(The whole photo set from this post with full-size images is in the gallery here.)
Last Friday I woke up early in the morning, there was a crescent moon in the purple sky.
Jason and I left Fairbanks for the mountains south of Delta, part of the eastern Alaska Range to go hiking. We had a great view of the Hayes Range over the Tanana between Salcha and Delta Junction.
The guidebook, Outside in the Interior: An Adventure Guide for Central Alaska describes the hiking in the area as “limited only by your imagination”. I’m quickly discovering that this is really the only way to describe most backcountry travel in the state of Alaska. I think we both expected more of a “trail” here, but after searching for and failing to find an elusive cairn described by the book we just took off in an upward direction.
Down by the road, looking for the trailhead.
After about a two or three hundred foot near vertical adventure of literal swimming through alders we managed to get to some more rocky terrain. We continued to gain elevation until the sliding talus gave way to tundra and the colors became spectacular. It’s already fall in much of Alaska and the colors were really starting to show here.
The terrain and view at the first little outcropping above the alders.
Once up on the first little bump we got some great views of the Delta River down below.
We still had to trudge through some low bushes and make our way through a couple of short stretches of loose talus, but the hiking was pretty mild. Within a few minutes and a couple zig-zags we were out into the open.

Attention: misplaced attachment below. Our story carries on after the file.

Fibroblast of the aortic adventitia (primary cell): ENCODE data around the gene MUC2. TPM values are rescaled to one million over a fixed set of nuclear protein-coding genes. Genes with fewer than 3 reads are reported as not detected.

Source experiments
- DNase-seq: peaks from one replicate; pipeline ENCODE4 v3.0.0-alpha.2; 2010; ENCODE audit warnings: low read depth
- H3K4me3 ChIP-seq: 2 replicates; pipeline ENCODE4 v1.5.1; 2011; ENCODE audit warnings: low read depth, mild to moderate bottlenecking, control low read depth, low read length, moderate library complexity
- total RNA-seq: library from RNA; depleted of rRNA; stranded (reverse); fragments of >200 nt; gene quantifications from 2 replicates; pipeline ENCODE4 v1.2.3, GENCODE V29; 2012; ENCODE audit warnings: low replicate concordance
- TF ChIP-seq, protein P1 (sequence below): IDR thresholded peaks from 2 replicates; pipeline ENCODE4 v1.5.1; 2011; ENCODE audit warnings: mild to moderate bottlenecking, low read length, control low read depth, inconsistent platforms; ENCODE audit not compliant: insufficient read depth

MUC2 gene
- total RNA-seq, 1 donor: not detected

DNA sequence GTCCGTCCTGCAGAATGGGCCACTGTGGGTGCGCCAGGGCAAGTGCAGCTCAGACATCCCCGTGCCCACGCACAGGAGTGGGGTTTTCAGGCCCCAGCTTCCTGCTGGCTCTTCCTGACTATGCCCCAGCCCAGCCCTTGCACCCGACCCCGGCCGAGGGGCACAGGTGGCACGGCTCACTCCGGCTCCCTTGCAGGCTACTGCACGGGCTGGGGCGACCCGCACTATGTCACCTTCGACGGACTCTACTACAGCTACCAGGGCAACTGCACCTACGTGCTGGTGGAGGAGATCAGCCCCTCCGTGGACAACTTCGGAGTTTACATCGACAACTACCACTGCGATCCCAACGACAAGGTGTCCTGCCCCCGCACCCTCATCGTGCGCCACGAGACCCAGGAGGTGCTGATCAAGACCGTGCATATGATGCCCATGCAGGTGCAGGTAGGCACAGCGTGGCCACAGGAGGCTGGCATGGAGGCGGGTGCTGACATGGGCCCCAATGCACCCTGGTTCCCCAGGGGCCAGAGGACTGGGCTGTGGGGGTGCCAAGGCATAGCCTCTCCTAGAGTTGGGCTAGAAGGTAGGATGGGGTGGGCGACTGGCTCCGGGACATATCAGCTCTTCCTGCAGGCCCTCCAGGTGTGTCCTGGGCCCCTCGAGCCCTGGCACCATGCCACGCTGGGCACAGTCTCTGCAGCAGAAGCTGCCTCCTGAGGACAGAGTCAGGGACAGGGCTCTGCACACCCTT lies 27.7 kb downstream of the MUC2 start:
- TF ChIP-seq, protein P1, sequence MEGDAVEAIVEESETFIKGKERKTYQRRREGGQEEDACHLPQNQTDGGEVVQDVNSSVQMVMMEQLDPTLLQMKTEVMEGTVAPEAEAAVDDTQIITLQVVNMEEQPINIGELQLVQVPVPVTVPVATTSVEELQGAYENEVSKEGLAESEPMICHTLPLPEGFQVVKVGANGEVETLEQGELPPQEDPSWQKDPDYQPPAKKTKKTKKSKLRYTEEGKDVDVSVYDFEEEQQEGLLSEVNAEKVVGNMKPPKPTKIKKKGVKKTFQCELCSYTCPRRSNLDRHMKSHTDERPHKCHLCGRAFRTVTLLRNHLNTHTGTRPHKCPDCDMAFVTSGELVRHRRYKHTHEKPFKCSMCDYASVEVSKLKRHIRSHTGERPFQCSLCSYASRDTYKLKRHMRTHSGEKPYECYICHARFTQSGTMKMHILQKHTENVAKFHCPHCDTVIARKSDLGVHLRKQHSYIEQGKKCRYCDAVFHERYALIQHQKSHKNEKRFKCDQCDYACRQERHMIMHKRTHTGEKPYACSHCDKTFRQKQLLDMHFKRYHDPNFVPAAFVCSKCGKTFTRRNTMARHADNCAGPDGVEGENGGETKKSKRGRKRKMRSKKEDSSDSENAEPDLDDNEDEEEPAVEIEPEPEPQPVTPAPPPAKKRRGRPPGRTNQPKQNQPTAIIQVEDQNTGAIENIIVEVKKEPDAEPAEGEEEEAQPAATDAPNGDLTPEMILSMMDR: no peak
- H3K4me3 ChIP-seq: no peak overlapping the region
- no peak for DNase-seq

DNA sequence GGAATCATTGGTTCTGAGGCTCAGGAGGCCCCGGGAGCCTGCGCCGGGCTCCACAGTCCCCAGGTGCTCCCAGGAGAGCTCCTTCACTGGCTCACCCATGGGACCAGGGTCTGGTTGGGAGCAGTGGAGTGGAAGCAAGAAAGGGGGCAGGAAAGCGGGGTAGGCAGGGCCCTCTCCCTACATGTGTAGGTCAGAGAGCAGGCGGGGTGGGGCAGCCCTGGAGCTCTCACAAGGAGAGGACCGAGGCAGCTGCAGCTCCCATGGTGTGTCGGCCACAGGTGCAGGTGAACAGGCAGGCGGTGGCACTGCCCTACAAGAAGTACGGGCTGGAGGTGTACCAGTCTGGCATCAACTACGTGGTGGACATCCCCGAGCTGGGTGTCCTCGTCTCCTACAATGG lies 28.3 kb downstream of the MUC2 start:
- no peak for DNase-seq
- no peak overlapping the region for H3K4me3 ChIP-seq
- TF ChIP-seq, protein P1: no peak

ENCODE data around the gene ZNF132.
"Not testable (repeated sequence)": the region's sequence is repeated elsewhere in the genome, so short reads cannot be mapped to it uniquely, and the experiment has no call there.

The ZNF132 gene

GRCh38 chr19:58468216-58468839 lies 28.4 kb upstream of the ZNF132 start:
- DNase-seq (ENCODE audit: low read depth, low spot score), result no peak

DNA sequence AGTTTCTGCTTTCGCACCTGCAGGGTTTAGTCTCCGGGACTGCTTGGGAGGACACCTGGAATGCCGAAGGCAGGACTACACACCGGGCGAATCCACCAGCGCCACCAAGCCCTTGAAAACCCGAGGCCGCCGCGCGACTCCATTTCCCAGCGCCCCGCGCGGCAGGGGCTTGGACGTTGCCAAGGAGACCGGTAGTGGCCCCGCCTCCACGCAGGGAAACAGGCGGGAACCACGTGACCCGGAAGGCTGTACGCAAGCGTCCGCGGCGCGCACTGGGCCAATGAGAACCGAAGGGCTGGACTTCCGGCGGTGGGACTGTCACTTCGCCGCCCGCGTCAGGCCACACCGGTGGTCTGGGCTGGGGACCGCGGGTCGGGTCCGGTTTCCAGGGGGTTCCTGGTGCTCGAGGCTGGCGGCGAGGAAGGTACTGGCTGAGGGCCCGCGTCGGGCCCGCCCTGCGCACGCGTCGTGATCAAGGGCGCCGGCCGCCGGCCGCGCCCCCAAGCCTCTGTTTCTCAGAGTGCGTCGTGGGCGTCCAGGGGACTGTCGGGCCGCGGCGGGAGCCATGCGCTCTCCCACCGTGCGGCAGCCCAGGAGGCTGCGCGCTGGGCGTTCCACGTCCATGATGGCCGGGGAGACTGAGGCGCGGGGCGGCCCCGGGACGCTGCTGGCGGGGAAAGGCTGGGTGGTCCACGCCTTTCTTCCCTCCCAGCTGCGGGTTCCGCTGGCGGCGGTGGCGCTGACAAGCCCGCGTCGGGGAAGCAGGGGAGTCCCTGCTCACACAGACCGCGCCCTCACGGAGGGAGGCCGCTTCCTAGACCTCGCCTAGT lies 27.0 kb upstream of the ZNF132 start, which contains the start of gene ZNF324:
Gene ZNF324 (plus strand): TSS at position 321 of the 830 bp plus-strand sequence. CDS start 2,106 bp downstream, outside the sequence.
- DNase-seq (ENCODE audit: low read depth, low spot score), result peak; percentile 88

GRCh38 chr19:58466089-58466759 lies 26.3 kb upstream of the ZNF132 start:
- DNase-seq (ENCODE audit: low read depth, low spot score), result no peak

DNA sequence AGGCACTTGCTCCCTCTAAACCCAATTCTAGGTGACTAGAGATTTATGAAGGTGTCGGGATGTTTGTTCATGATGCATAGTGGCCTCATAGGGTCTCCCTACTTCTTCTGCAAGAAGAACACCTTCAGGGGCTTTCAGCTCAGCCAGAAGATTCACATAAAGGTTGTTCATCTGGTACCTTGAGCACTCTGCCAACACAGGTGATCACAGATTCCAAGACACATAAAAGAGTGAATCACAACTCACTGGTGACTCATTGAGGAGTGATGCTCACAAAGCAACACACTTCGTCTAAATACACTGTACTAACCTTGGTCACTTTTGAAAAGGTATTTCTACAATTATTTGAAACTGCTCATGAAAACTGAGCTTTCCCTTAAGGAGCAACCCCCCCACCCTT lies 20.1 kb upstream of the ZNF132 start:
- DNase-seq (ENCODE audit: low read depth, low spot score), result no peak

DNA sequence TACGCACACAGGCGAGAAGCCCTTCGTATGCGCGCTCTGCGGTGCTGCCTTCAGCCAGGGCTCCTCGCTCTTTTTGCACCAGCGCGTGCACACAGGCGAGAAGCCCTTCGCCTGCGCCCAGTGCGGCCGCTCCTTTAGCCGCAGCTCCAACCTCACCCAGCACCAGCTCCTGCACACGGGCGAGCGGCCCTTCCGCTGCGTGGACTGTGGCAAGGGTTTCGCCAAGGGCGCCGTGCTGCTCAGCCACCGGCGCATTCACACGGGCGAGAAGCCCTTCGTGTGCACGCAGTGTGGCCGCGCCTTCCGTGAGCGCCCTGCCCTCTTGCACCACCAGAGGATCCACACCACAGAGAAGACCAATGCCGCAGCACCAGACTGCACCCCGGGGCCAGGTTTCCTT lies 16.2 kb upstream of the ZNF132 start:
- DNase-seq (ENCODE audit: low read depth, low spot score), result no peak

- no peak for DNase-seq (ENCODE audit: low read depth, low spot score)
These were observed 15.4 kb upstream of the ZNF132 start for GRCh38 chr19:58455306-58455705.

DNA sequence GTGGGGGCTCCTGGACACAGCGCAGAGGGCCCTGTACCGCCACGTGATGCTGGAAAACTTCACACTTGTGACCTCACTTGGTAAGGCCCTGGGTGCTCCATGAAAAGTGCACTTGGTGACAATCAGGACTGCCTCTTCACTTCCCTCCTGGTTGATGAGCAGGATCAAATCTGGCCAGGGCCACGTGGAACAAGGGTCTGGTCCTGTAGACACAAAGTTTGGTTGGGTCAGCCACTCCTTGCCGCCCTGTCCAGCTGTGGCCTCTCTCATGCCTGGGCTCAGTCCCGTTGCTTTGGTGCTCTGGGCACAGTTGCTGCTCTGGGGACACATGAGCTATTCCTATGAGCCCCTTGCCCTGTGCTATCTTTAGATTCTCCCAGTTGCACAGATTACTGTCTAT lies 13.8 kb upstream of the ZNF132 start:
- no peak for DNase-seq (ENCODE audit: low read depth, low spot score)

Nice fall colors in the valley.
We pretty much just wander uphill.
Jason at the top of our journey. Now its time for some ridge-walking.
We had some choices: hug the main talus slope, down to a small lake, or stay on the ridge and head north. We liked the idea of staying on tundra so we stayed on the ridge.
Really cool view of the mountains, Delta River, a little alpine lake, and the pipeline.
Jason taking some foliage shots with Rainbow Ridge to his back.
Sometimes the red and yellow covers the landscape, In the really rocky terrain it it just dots it.
Eventually the ground changed from rocky to two foot deep “sponge” and walking became tiring very fast. We probably walked for more than an hour on the soft stuff and I was getting pretty done with it. We did see ptarmigan, though.
Jason on the “trail”. I get the feeling people don’t come out here often.
We eventually decided to abandon the ridge for the yellow valley below. A bit more swimming through alders. Once through the thick alders we stumbled into a rocky valley with a jeep road.
We walked on the unmaintained road that begins to parallel the Canwell Glacier, reaching a fairly fast stream. Here we decided to turn around, since this was going to end up being about an 18 mile hike and my legs were already starting to feel trashed. I need more time to explore!
On the drive home we saw lots of moose, a swan, and some cool evening light in the valley just off the Richardson Highway.
The sunset when we reached the Tanana River just north of Delta Junction was by far one of the best I’ve ever seen.